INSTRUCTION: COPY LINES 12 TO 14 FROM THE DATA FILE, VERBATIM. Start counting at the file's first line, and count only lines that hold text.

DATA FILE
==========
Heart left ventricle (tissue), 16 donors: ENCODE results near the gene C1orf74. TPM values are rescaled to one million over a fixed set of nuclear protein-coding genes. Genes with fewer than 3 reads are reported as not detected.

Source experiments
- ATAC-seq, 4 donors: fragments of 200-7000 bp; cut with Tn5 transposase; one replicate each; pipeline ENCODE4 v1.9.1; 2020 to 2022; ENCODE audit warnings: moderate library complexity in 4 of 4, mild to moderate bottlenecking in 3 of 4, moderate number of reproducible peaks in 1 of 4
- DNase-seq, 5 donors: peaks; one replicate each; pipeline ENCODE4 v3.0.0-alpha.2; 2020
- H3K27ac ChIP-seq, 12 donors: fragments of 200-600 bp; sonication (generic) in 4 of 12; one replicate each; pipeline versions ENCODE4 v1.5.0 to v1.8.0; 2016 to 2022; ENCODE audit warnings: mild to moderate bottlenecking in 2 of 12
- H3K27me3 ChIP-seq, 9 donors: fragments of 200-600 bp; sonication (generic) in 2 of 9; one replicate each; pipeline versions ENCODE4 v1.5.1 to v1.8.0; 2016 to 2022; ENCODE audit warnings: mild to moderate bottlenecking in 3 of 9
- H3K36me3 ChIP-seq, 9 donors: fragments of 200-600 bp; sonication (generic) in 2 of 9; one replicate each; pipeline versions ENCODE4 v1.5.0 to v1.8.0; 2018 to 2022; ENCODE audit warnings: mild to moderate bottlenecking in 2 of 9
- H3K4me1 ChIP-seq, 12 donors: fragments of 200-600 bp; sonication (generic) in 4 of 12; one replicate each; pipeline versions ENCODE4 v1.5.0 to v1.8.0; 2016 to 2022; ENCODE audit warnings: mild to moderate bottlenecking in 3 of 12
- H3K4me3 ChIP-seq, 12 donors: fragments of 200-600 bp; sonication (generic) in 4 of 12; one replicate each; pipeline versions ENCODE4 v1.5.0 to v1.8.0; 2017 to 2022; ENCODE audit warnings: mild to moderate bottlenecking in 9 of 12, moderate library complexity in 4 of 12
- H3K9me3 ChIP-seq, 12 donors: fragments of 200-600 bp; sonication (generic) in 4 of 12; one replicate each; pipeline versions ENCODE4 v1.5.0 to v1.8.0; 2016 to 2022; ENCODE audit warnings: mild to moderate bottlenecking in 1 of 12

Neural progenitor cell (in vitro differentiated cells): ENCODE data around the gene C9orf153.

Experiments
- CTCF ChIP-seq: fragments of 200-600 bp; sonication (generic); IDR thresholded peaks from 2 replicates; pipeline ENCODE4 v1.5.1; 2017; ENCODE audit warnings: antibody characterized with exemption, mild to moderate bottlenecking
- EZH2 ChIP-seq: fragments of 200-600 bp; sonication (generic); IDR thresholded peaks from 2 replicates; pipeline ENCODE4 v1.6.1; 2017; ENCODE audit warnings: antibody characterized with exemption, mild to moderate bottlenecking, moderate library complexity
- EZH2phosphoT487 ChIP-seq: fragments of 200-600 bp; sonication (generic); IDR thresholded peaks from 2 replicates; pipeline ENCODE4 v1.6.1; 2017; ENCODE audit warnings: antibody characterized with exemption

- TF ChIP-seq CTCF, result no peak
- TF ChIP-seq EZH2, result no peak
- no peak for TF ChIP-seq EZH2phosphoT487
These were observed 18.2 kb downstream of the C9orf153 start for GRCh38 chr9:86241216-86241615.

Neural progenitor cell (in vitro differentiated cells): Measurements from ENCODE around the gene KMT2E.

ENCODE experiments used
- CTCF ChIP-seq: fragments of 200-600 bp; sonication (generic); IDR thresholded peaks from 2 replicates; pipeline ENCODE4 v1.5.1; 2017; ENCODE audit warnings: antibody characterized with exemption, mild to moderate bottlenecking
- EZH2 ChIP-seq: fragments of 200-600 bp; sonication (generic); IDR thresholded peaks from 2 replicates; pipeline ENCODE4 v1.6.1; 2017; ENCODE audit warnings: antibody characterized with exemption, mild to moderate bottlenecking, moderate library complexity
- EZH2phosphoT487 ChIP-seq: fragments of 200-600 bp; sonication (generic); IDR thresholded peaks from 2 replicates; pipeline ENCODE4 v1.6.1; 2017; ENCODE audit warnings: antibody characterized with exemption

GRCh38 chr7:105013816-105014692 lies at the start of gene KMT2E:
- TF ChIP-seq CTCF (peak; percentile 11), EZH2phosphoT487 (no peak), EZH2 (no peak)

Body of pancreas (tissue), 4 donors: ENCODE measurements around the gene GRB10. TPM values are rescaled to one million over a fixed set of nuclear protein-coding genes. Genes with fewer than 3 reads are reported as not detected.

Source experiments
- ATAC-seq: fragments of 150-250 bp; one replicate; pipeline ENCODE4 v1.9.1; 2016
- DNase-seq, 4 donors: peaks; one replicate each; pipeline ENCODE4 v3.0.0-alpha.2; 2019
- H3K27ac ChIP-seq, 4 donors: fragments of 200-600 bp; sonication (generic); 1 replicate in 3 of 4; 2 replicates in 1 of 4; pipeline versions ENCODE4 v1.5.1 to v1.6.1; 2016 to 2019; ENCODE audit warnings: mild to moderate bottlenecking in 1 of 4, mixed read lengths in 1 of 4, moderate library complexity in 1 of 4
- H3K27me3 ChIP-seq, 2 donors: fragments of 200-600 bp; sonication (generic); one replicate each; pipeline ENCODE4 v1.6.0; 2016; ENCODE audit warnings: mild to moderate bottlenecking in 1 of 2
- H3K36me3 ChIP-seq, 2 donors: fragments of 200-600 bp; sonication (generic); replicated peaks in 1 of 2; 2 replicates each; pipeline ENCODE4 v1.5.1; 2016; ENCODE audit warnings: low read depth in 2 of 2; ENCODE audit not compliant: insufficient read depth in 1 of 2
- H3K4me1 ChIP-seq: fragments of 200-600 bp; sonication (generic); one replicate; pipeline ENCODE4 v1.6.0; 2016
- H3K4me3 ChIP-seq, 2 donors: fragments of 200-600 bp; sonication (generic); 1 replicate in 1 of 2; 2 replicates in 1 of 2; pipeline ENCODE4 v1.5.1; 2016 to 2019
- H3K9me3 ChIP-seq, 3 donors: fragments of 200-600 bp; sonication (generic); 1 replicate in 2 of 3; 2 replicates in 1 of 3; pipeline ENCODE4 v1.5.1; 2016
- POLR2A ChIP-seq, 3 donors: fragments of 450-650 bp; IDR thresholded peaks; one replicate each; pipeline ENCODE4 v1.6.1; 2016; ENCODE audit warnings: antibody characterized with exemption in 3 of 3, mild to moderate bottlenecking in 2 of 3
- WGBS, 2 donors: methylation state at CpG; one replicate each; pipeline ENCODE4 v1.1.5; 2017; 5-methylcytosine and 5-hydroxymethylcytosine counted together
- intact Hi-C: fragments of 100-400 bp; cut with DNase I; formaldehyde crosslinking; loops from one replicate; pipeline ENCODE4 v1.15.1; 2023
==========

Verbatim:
Experiments
- CTCF ChIP-seq: fragments of 200-600 bp; sonication (generic); IDR thresholded peaks from 2 replicates; pipeline ENCODE4 v1.5.1; 2017; ENCODE audit warnings: antibody characterized with exemption, mild to moderate bottlenecking
- EZH2 ChIP-seq: fragments of 200-600 bp; sonication (generic); IDR thresholded peaks from 2 replicates; pipeline ENCODE4 v1.6.1; 2017; ENCODE audit warnings: antibody characterized with exemption, mild to moderate bottlenecking, moderate library complexity